While most everyone was fixated on the seemingly endless ocean views upon pulling up to the Sheep Ranch pro shop at Bandon Dunes Golf Resort, Bill Coore’s attention was elsewhere on opening day for the Oregon resort’s fifth 18-hole course. Coore was focused on the smiles.
After success with Bandon Trails and the par-3 Bandon Preserve course, Coore and design partner Ben Crenshaw were entrusted with a truly special yet challenging task: reimagining the Sheep Ranch. The land was previously home to a minimalist layout shrouded in mystery, a roughly cut course with 13 greens created by Tom Doak, the architect of Bandon’s second course, Pacific Dunes. The original Sheep Ranch wasn’t officially part of the resort and only a select few knew the secret to gaining access to property, which featured holes designated by letters, not numbers, that could be played in multiple directions like a choose-your-own-adventure.
“It was a bit daunting and, quite frankly, the Sheep Ranch had gained almost mystical reputation,” Coore says while watching players putt on the 11th hole, a par five that climbs dramatically back up to the clubhouse. “It was something that very few people had experienced, but you just knew the expectations were going to be extraordinarily high.”
Judging by the smiles, including mine, it’s safe to say the new Sheep Ranch is already meeting, if not exceeding, expectations.
With nine greens on the soaring cliffs overlooking the Pacific Ocean, the Sheep Ranch boasts more coastline than Bandon Dunes and Pacific Dunes combined. The water is in view from every hole on the course, which is the first 18-hole addition to Bandon Dunes since Old Macdonald in 2010.
“We knew it was special. The thing that you instantly see is the coastline, which is different than the other courses because it’s more broken,” Coore says. “It affords you the opportunity where you can actually play over the ocean in places, not just alongside it, to it, and away from it.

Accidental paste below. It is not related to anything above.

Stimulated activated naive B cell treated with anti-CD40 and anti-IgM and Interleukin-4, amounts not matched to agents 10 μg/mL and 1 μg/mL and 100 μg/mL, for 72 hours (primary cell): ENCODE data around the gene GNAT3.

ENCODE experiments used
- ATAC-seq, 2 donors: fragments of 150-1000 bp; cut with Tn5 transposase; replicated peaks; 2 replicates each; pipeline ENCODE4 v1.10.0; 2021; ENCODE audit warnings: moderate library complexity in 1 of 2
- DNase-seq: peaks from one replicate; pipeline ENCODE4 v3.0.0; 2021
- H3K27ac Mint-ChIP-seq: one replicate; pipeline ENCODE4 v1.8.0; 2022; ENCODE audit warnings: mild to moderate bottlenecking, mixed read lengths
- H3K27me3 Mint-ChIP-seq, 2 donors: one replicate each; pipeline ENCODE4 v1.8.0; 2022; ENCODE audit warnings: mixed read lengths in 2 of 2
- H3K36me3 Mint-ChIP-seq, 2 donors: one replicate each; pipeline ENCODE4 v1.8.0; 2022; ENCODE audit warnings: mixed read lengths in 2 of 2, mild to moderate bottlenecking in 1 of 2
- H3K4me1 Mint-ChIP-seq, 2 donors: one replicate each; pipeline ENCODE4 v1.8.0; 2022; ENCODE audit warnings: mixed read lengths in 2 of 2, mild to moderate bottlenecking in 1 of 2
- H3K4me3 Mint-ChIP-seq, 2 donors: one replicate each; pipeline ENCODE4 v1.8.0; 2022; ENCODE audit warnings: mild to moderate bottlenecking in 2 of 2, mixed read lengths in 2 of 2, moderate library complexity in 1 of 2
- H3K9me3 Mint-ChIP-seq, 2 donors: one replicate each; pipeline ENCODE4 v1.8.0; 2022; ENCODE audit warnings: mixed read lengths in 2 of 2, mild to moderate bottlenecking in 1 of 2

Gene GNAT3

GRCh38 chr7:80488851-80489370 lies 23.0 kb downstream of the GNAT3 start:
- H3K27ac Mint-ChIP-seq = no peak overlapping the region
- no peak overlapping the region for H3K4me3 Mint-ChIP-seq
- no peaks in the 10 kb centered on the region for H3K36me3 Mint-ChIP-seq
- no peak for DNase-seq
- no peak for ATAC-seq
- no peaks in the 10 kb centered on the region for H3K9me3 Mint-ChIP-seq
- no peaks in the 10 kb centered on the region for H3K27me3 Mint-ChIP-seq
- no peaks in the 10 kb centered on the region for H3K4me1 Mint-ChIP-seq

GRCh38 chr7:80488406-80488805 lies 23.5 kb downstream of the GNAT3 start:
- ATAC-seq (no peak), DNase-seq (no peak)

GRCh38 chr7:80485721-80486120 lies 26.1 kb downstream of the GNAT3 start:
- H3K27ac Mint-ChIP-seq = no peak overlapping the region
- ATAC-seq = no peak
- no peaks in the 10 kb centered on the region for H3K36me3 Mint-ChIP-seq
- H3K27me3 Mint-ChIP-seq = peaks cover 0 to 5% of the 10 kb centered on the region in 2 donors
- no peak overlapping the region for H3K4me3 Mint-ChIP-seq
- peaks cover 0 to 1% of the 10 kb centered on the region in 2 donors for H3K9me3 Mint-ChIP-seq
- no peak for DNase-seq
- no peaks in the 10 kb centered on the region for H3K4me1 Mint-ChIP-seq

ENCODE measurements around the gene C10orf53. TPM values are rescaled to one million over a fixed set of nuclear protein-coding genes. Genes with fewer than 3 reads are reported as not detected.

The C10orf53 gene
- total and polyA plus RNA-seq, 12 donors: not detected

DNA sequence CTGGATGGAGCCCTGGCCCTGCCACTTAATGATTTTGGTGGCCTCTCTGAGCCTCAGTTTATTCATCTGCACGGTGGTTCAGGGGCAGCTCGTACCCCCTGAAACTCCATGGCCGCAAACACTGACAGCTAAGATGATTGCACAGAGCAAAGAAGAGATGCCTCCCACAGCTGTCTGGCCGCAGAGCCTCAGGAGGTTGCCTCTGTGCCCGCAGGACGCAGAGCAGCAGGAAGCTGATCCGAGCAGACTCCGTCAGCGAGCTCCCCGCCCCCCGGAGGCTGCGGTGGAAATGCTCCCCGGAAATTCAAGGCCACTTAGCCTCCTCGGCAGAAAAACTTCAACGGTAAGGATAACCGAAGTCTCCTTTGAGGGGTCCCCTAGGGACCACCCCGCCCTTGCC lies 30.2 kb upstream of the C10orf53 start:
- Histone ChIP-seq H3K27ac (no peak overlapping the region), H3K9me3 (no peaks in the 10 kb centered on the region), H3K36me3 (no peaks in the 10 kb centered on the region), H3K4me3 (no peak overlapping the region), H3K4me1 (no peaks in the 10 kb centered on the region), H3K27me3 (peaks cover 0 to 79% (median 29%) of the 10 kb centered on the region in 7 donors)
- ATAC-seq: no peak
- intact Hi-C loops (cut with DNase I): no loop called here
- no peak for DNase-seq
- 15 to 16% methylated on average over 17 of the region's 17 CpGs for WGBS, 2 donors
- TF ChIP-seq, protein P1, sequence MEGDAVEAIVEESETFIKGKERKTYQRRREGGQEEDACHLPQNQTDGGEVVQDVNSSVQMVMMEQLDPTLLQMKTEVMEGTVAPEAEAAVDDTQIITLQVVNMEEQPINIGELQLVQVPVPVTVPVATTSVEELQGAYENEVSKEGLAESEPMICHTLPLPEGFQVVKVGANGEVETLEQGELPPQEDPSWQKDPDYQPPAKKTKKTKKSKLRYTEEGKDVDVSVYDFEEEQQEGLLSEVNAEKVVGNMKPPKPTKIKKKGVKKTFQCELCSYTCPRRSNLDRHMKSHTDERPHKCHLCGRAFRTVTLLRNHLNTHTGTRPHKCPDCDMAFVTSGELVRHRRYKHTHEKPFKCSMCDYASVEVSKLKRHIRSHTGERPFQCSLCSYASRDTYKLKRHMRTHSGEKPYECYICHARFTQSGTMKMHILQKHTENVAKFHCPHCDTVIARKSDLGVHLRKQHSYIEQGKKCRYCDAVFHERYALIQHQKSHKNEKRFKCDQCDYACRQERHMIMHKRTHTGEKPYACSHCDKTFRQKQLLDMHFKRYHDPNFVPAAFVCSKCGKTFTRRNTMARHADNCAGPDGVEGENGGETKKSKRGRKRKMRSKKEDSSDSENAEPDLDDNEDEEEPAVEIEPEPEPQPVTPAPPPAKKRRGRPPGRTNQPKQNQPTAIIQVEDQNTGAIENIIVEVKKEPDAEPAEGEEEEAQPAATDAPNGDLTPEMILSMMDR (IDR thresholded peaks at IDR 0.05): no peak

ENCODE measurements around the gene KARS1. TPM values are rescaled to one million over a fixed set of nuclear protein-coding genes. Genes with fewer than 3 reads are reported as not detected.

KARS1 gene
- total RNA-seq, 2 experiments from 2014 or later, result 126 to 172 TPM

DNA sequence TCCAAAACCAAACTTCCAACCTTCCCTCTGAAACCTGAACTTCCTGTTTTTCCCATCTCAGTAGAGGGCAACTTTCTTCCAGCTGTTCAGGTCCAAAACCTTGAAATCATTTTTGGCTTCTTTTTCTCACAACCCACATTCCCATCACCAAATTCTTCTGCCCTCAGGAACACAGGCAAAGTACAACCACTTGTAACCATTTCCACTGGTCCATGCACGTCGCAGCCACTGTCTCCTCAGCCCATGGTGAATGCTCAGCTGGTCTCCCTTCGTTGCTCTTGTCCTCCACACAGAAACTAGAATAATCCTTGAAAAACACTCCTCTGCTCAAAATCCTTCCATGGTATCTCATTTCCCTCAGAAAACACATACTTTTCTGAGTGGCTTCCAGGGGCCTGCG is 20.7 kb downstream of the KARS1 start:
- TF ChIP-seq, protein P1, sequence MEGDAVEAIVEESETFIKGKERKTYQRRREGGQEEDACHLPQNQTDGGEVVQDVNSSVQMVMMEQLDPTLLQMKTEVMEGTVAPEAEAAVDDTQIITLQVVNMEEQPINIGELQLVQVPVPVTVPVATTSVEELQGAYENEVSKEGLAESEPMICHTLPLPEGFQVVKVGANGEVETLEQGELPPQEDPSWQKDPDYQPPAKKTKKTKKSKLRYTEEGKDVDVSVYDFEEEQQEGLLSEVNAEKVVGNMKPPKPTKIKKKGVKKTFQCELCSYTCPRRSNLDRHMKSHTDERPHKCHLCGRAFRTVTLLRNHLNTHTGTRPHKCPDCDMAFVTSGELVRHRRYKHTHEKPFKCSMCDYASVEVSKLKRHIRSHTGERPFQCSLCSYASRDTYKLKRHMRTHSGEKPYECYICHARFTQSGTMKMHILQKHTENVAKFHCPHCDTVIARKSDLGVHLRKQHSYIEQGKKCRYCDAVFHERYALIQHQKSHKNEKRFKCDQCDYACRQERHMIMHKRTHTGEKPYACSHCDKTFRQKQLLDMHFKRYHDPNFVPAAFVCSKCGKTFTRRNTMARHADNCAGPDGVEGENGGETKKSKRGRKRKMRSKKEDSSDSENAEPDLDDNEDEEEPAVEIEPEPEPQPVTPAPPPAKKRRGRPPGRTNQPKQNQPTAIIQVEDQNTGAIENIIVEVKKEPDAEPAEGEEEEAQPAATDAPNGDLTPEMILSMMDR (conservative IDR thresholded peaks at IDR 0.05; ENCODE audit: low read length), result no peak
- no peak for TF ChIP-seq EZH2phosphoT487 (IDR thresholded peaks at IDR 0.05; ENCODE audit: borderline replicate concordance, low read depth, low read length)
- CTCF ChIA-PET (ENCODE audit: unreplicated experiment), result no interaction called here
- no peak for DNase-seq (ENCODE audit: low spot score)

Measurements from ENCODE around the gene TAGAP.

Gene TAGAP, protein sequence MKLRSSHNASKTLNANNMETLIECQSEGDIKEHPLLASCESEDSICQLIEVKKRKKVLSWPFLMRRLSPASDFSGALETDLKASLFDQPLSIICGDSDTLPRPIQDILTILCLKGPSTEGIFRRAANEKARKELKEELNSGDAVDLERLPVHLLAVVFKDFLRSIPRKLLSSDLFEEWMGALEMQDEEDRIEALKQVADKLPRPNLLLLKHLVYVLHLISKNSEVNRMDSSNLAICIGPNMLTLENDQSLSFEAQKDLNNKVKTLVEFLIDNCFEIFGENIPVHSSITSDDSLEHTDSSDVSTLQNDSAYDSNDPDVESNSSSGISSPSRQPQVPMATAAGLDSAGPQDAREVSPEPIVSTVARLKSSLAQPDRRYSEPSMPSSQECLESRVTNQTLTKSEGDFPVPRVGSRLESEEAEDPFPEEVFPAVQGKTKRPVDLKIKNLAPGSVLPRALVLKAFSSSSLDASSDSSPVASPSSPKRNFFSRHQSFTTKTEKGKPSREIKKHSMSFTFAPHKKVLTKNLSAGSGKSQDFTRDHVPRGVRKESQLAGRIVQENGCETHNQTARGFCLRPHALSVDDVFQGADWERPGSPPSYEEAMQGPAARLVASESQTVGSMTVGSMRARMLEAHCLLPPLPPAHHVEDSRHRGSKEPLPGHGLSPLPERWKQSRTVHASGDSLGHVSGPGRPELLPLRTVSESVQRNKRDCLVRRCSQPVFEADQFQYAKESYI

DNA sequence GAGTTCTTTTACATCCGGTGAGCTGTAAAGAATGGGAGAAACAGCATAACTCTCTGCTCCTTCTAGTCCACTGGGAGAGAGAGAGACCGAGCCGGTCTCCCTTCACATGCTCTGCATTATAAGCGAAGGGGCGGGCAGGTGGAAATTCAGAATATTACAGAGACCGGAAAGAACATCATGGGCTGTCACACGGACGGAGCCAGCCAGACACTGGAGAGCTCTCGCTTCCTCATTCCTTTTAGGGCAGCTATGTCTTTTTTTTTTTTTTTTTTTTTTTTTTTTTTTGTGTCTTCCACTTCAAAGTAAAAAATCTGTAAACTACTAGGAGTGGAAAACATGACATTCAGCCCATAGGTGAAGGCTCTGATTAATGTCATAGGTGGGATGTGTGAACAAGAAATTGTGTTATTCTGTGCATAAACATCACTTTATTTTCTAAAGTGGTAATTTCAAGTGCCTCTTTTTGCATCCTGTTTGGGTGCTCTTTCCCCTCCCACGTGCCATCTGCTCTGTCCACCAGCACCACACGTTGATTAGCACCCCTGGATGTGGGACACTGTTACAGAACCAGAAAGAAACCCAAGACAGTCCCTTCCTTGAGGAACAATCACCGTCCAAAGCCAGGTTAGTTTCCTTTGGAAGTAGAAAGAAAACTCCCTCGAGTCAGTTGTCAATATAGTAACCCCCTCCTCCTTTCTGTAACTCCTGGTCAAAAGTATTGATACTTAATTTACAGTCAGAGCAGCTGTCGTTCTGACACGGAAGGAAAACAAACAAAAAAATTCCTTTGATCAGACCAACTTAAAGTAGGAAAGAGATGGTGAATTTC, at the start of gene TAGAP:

“And then the contours were just incredible for golf. Yet, those things being such huge positives, it’s a fairly small property in terms of its acreage. The question became how you get the holes on it, how do you take the most advantage of the attributes of the property?”
What unfolds is a masterful routing, starting with an opening shot through pine trees to what looks to be an “infinity fairway” from the teeing area. After clearing a rise, the first fairway dives down to a green overlooking the ocean, with a lone dead tree standing sentinel alongside.
The course is eminently walkable, with an easy flow and holes that blend seamlessly together. In some areas, several tee boxes or several greens are clustered together. In one instance, the 3rd and 16th holes (both par threes) share a green that overlooks the ocean at slightly different elevations.
In addition to the mile-long stretch of coastline, there are two other signature elements to the Sheep Ranch: an absence of traditional sand bunkers and windier conditions than the other Bandon courses given the exposed northernmost location. Wind will almost always be a factor at the Bandon courses—it’s part of the experience. But be prepared for your “when breezy, swing easy” mantra to really be put to the test on numerous occasions at the Sheep Ranch, especially down the stretch on the 15th, 16th, and 17th holes during most times of the year.
The dead trees, or snags, along several of the coastline holes lend an almost ominous feel. It’s not going out on a limb to suggest that the tree next to the green of the par-four 17th hole will emerge as one of the most photographed spots on the course.
The sandless bunkers will also be a memorable distinction. They’re still hazards, just with grassy hollows and knobs that should prove slightly easier for the resort golfer to play from. Coore & Crenshaw through the years had talked about the possibility of creating a course without bunkers, but only if the terrain warranted it. The Sheep Ranch qualifies.
“We just thought if we were ever going to do it, this has the landforms that are interesting enough,” Coore says. “And the fact that it’s not a sand base, trying to maintain bunkers out here in the windy conditions would just be a nightmare.”
Coore asked me after my round if I had missed the bunkers. My answer was an emphatic “no.”
There are too many other things to celebrate at the new, open-to-all Sheep Ranch: engaging elevation changes; a blind tee shot; challenging putting surfaces; short par threes with greens practically hanging off the cliffs; and forced carries like the epic tee shot at the par-four sixth hole that has views to rival anything at Pebble Beach.
“It’s that idea of trying to create a product that can be perceived as not just a complement, but a new family member,” Coore says. “Hopefully it will be another one of the quality that some people may say, ‘Oh, it’s the best of the bunch.’ Others might say, ‘It’s my least favorite.’ Whatever the case may be, hopefully it will expand the experience at Bandon.”
Like everything at Bandon Dunes, it’s an experience you won’t forget.